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Want one...a lot  20

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Colin Peyresourde [1637 posts] 2 years ago
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 9

Erm, good point guys. I didn't know that Mavic did tyres. But I guess I should have known about the clothing....

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Roberj4 [214 posts] 2 years ago
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All the very best Mike enjoy the experience. Can't wait for your end report.

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Sudor [184 posts] 2 years ago
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Good luck and take special care on those tempting descents

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razers [4 posts] 2 years ago
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Fantastic route...wishing you lots of luck...looking forward to watching your progress

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wyadvd [128 posts] 2 years ago
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I went through all the equipment challenges you have gone through to get my super radonneur (the 600km ride totally support free I might add!- but not climbing 17 proper mountains !). I charged my garmin using right angled mini usb male to female connector from eBay . And a power walker usb battery from maplin. (10000mah) unfortunately had to carry 5kg of luggage .

Btw : get those carbs down yah! Lol

Wyadvd aka the machine ( anything but I can assure you!)

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chickeee [17 posts] 2 years ago
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Mavic aero tyres to go with their aero wheels: http://www.mavic.com/en/product/tyres/tyres/tyres

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albinosloth [5 posts] 2 years ago
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I just did pretty much the exact same route (took me 6 days though  10 ) in reverse and it was the most beautiful cycling I can possibly imagine. Looks like you've finished it now so massive congratulations, what an absolutely incredible achievement.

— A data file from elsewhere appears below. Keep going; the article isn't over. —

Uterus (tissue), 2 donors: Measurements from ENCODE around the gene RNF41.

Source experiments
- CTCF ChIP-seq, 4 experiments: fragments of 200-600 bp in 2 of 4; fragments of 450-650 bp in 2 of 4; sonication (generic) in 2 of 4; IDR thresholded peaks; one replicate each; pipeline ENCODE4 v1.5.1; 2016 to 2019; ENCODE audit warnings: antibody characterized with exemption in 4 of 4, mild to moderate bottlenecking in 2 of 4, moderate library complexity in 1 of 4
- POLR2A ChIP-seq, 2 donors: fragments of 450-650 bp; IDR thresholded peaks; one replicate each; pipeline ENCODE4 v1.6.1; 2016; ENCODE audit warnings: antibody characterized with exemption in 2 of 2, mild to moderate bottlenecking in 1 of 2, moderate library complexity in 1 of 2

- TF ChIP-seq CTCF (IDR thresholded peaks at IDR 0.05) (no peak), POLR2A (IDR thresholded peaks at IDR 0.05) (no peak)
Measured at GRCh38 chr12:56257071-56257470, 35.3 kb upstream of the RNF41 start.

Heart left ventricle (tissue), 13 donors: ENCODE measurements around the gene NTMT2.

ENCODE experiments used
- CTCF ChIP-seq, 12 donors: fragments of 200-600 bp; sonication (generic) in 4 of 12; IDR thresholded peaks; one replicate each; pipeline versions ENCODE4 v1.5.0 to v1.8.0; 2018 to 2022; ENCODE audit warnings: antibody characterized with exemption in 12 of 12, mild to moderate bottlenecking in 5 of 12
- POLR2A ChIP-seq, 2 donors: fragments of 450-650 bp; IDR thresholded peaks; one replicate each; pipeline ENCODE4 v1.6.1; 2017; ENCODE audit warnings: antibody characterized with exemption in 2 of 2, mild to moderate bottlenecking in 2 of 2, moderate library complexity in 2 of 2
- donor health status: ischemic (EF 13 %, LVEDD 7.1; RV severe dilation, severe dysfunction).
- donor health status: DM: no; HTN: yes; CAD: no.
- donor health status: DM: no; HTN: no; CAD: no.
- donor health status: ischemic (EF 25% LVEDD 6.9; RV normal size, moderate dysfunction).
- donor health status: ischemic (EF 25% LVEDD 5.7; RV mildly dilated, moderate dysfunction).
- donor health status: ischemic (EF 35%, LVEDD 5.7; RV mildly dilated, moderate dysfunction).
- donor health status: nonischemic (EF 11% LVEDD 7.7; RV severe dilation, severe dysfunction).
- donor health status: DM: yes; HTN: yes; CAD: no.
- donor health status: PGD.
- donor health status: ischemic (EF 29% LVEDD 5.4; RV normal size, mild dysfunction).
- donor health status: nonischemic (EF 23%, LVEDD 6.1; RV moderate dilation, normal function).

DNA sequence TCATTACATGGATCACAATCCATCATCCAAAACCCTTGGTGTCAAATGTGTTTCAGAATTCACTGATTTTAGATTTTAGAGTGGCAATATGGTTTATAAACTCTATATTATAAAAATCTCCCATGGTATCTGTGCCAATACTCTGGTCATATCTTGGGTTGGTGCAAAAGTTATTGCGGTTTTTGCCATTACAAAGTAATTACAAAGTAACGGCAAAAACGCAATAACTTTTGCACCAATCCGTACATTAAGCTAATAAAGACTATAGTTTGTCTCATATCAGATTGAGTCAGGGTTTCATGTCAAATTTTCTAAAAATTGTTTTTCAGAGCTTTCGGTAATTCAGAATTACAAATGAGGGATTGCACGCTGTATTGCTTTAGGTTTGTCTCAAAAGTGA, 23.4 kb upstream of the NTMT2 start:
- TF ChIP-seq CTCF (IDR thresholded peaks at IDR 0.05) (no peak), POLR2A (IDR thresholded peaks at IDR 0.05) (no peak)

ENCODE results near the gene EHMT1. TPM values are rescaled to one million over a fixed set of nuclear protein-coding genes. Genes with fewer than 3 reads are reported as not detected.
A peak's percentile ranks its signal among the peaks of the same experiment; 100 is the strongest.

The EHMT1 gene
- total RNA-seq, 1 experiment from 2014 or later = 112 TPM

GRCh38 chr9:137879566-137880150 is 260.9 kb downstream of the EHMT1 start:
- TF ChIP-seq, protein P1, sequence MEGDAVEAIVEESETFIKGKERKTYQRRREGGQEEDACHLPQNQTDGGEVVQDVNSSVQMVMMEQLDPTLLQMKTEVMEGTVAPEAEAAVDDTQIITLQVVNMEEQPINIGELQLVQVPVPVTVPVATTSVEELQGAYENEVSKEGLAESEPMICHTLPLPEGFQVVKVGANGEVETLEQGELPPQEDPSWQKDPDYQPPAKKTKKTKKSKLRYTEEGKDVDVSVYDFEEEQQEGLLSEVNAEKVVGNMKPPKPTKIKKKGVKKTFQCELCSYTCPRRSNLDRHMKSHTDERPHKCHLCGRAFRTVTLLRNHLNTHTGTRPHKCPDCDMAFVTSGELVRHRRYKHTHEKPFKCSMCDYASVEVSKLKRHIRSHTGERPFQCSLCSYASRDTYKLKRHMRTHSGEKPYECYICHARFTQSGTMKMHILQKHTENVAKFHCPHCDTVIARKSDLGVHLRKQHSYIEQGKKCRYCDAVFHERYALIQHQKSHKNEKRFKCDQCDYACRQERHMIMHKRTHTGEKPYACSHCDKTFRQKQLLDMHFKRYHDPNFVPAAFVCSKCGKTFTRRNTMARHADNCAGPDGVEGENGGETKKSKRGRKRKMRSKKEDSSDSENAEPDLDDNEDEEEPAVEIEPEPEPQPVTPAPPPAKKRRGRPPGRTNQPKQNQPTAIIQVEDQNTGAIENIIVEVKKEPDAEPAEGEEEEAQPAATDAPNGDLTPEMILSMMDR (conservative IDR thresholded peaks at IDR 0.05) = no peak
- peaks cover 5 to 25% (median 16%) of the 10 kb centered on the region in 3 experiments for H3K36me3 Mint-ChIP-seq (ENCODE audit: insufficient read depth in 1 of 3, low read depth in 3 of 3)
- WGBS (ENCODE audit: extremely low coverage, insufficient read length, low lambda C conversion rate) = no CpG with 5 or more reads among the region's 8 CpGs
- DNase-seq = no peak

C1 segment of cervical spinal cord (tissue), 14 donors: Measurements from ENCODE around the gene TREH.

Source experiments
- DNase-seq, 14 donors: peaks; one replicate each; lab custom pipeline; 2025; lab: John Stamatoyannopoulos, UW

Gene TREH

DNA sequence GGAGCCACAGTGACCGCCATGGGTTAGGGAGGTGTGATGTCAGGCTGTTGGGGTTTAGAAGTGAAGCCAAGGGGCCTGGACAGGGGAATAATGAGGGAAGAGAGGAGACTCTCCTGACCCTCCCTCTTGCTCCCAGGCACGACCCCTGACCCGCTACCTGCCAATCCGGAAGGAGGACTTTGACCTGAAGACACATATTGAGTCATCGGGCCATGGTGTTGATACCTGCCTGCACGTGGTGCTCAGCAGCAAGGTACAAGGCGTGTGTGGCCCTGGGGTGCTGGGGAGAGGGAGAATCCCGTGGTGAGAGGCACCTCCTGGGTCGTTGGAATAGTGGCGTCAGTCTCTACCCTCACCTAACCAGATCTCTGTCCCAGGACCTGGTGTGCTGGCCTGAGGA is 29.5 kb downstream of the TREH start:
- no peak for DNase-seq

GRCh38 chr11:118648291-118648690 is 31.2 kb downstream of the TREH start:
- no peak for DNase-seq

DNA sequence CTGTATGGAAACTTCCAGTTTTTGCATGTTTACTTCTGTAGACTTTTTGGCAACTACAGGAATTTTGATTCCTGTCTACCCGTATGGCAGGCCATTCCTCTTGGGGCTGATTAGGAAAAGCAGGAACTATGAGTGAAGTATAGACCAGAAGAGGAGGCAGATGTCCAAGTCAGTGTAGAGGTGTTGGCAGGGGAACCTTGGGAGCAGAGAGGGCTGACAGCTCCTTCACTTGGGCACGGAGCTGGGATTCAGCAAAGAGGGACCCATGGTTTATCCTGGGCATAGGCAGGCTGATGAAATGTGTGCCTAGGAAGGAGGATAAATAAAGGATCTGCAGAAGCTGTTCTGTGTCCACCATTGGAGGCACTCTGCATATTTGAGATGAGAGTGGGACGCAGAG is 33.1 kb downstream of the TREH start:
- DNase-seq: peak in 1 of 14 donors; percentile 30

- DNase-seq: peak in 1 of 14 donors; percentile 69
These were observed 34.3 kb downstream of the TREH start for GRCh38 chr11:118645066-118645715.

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Mike Cotty [64 posts] 2 years ago
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rookybiker wrote:

Time's pedals are now branded Mavic Zxellium?

......er, nothing to see here (yet) move along peeps....  3 #EagleEye!

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Mike Cotty [64 posts] 2 years ago
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Colin Peyresourde wrote:

Mike - what tyres are you using on your wheels? Also what kit are you wearing? (Assos, Castelli, Rapha, Etxexondo etc....interested to know what rain wear you're packing mostly - when the sh1t is hitting the fan it's important to have good stuff.

Good luck and bon journée.

Hi Colin,

I used Mavic Yksion Griplink (front) and Powerlink (rear) 23mm tubulars glued to Cosmic Carbone Ultimate wheels. No punctures & I stayed upright the whole way (even when the descent of the Turini was trying its best to chew me up) which I guess is the best testament I could give to them.

In terms of kit, I spent a massive amount of time testing and putting everything together so I had the confidence in my own mind I could survive if the elements stacked up against me.

Initially I rode in Mavic Stelvio bib shorts and Infinity jersey. At the summit of the Croix de Fer in prep for the night I put on leg warmers, arm warmers, a short sleeve undervest & new Infinity jersey (the original was sodden with sweat). To keep the windchill at bay I used either the Helium gillet or Helium H2O jacket. Both are über light and can be stowed in a pocket easily. For extremities I used the Spring Race gloves, toe covers and winter underhelmet skull cap (again from Mavic). I was very, very, lucky with the weather! If it had turned I had a solid amount of waterproof kit at the ready but even with this there's only so much my body can take before it shuts down in the cold so thankfully it stayed dry and warm!!

You are right, it is very important to have good kit that you have confidence in. For me the ride was stressful enough - months of training, planning, preparation and worrying about the uncontrollable (weather). Everything else I felt I could control (like bike prep, kit, nutrition, route, logistics etc) I tried my best to get right in advance.

Thanks for your support!

Mike